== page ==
Records of the Camera Club of Richmond (SC-22)
Scope and Contents
The collection is comprised of 117 mounted prints housed in 3 Fiberbilt and 2 William Schuessler print shipping cases. If no date was included in the description, the date on the Camera Club submission label was used. All images are black and white unless otherwise noted.
- 1920-1972, undated
Conditions Governing Access
The collection is open for use.
Conditions Governing Use
The collection is subject to all copyright laws. Transmission or reproduction of materials protected by copyright, beyond that allowed by fair use, requires the researcher to obtain permission of copyright holders.
On June 16, 1932, the late J. Haden Hankins and William Edwin Booth started the Amateur Photographers Club (APC) with George B. Fleming as the first president and Leslie Stansbury as secretary. Anyone having an interest in photography was eligible to join. Earlier, Stansbury had introduced Hankins, a printer and microscopist, and Booth, an artist who was star-gazing through a 26 inch focal length telescope with a 2-inch lens. They decided to combine their interests and started to study books on photography, which had been borrowed from the Richmond Public Library, in order to learn how to photograph the intricate designs produced in the skeletons of diatoms (microscopic plants found in ditch water). At first, meetings were held in the homes of the members on alternate Wednesday evenings. Once a month a professional photographer was selected to judge print competitions.
In April 1933, it was decided to add the services of an artist in order to balance the principles of pictorial photography with those of painting. In January 1934, Dr. E.H. Ingersoll was elected vice-president, the first one to serve in that capacity. In May, William S. Simpson took over as press agent from Booth and in June the Club began to meet in the YMCA building at 7th and East Grace Streets. We left there in July to meet in the new Richmond Academy of Arts, 1006 East Capitol Street, where a completely equipped studio for the use by our members was opened in December 1934. On October 3, 1935, Thomas C. Colt, director of the new Virginia Museum of Fine Arts, offered the club a meeting place. This offer was accepted and the Club was incorporated that year with a membership that topped 100! In 1936 the Virginia Museum wished to start a permanent collection of photographic works and requested that three medal prints from the Virginia Photographic Salon be donated. This was done, and with the addition of two more, the collection was five exhibition prints, one by S. Wary Selden, one by C. C. Cowen and three by W. Edwin Booth.
The Club had meeting rooms and a studio at John Slavin's, 118 North Third Street in October 1936, and that year in the month of December adopted a new constitution. 35mm Kodachrome film was introduced that year, and soon thereafter a color slide division was added to the competition. In July, Thomas C. Yeaman, assistant print director, took over the job of assembling a Traveling Club Print Exhibit. The CCR became an affiliate of the Photographic Society of America (PSA) in 1937. This year was marked by another move to a new studio at 14 South Seventh Street, where a darkroom was added in October. Under the direction of J.W.Lemay, the first CCR Photo School, with the Club paying a portion of the tuition, was started October 18, 1938.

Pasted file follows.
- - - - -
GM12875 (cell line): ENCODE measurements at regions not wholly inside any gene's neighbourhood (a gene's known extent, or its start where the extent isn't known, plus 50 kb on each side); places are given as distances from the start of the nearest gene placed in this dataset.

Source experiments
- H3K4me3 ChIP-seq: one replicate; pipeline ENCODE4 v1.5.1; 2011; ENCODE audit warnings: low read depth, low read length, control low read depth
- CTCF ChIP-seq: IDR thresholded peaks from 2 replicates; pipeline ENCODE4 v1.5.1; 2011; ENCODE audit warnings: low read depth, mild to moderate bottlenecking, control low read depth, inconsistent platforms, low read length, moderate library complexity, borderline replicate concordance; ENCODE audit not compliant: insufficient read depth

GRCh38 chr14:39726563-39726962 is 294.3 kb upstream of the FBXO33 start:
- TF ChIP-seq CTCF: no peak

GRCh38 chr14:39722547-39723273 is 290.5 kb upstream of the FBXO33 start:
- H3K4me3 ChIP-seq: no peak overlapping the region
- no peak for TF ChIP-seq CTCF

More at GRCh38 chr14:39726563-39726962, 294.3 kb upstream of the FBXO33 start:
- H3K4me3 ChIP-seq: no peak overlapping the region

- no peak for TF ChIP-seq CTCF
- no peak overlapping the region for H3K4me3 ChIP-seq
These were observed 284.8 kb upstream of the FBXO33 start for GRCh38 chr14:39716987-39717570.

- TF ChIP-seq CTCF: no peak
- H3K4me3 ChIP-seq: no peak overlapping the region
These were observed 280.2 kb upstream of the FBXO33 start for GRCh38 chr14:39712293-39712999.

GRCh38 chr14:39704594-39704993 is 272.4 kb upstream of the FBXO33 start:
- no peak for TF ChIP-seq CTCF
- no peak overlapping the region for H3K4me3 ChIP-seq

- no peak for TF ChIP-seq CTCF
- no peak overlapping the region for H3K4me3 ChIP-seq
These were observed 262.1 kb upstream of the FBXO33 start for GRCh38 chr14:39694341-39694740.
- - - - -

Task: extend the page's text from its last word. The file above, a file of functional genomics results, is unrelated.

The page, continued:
In the years that followed, the Club established meeting places in such locations as the Board Room of the Bank of Virginia, 8th and East Main Streets, the Esso Building on West Broad Street, the AAA building on West Broad St, the C&P Telephone building on Nansemond Street, the Seaboard Coastline building on West Broad Street, the Fidelity Building, 9th and East Main Streets, and the Bank of Virginia Building, Vault Level Auditorium, 7 North Eight Street. In August of 2002, the CCR moved to the Bon Air Library at Rattlesnake Road off Buford Road. The Club met there until January 2005, when the meeting location was changed to the Science Museum of Virginia, 2500 W. Broad Street, as it remained until 2013 when we moved to the Holiday Inn Crossroads.
After more than 80 years of service to our community, the Club's original aims continue to be dedicated to the furtherance of photographic knowledge and to the thesis that photography is indeed a fine art. The divisions of monochrome prints, color prints, and digital works carry on to enhance the joy of photography and to embrace the changes in the photographic world.
Source: Camera Club of Richmond History by Carole Hagaman
1.25 Linear Feet (5 cases; 117 items)
Language of Materials
The collection is comprised of over 100 mounted exhibition prints by members of the Camera Club of Richmond. Almost all of the prints were taken by Philip M. Luce, however there are several prints by William Edwin Booth (co-founder of the Club in 1932) and Vallie L. Booth.
The collection is organized into one series.
- Series 1
- Exhibition Prints, 1920-1972, undated
The collection was donated by Harold Lanna and Mary-Jacque Mann on behalf of the Camera Club of Richmond Camera Club in August 2015.
Prints remain in their original cases.
- Finding Aids to Special Collections in the VMFA Archives | Records of the Camera Club of Richmond
- Special Collection 22 (SC-22)
- Courtney Tkacz, VMFA Archivist; Finding aid encoded by Sylvio Lynch III, Archives Intern (2020)
- Language of description
- Script of description
- Code for undetermined script
Part of the Virginia Museum of Fine Arts Archives Repository
Margaret R. and Robert M. Freeman Library
200 N. Arthur Ashe Boulevard
Richmond VA 23220-4007 United States